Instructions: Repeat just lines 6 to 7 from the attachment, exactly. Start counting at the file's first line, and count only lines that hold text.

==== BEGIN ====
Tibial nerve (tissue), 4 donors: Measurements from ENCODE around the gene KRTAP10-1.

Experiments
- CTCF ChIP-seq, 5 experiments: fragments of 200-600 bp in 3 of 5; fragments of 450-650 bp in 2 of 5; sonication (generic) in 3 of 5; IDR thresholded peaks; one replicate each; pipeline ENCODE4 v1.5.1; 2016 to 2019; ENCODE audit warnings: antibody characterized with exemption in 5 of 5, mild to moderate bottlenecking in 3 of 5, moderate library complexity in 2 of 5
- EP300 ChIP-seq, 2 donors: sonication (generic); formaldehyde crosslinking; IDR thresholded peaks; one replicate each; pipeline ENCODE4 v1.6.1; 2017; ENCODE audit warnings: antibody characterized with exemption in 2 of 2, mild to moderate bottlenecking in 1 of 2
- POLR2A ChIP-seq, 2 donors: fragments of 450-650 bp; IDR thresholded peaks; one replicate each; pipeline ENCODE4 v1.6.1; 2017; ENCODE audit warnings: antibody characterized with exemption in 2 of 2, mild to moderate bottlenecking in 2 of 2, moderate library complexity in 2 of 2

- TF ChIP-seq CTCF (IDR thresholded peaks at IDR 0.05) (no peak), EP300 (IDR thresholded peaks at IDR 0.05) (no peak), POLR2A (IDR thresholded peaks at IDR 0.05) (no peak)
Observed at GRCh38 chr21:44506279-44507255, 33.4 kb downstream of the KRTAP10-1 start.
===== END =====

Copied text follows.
- TF ChIP-seq CTCF (IDR thresholded peaks at IDR 0.05) (no peak), EP300 (IDR thresholded peaks at IDR 0.05) (no peak), POLR2A (IDR thresholded peaks at IDR 0.05) (no peak)
Observed at GRCh38 chr21:44506279-44507255, 33.4 kb downstream of the KRTAP10-1 start.